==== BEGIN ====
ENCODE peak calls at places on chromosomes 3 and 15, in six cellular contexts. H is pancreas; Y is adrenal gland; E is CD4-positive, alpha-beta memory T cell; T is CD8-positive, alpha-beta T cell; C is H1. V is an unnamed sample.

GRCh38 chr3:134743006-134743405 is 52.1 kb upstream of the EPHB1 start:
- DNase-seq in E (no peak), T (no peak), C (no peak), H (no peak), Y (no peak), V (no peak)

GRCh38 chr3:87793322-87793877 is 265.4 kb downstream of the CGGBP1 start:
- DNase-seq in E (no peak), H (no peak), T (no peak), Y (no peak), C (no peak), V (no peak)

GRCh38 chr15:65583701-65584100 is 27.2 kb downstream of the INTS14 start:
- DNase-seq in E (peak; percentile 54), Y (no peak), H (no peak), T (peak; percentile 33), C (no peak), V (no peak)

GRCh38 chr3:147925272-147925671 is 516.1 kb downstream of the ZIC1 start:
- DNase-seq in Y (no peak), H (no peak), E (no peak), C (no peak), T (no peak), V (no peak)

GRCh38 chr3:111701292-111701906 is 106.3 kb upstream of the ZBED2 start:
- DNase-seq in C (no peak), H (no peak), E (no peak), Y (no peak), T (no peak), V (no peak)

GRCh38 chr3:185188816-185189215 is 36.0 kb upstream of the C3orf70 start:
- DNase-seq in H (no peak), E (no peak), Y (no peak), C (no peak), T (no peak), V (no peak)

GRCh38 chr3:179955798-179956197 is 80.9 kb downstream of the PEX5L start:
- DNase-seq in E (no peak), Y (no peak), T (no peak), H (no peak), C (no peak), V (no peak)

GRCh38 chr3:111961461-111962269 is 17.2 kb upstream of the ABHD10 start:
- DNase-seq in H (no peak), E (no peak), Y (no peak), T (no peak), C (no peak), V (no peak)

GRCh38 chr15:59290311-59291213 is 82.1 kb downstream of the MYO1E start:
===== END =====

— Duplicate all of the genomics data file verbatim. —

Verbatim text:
ENCODE peak calls at places on chromosomes 3 and 15, in six cellular contexts. H is pancreas; Y is adrenal gland; E is CD4-positive, alpha-beta memory T cell; T is CD8-positive, alpha-beta T cell; C is H1. V is an unnamed sample.

GRCh38 chr3:134743006-134743405 is 52.1 kb upstream of the EPHB1 start:
- DNase-seq in E (no peak), T (no peak), C (no peak), H (no peak), Y (no peak), V (no peak)

GRCh38 chr3:87793322-87793877 is 265.4 kb downstream of the CGGBP1 start:
- DNase-seq in E (no peak), H (no peak), T (no peak), Y (no peak), C (no peak), V (no peak)

GRCh38 chr15:65583701-65584100 is 27.2 kb downstream of the INTS14 start:
- DNase-seq in E (peak; percentile 54), Y (no peak), H (no peak), T (peak; percentile 33), C (no peak), V (no peak)

GRCh38 chr3:147925272-147925671 is 516.1 kb downstream of the ZIC1 start:
- DNase-seq in Y (no peak), H (no peak), E (no peak), C (no peak), T (no peak), V (no peak)

GRCh38 chr3:111701292-111701906 is 106.3 kb upstream of the ZBED2 start:
- DNase-seq in C (no peak), H (no peak), E (no peak), Y (no peak), T (no peak), V (no peak)

GRCh38 chr3:185188816-185189215 is 36.0 kb upstream of the C3orf70 start:
- DNase-seq in H (no peak), E (no peak), Y (no peak), C (no peak), T (no peak), V (no peak)

GRCh38 chr3:179955798-179956197 is 80.9 kb downstream of the PEX5L start:
- DNase-seq in E (no peak), Y (no peak), T (no peak), H (no peak), C (no peak), V (no peak)

GRCh38 chr3:111961461-111962269 is 17.2 kb upstream of the ABHD10 start:
- DNase-seq in H (no peak), E (no peak), Y (no peak), T (no peak), C (no peak), V (no peak)

GRCh38 chr15:59290311-59291213 is 82.1 kb downstream of the MYO1E start: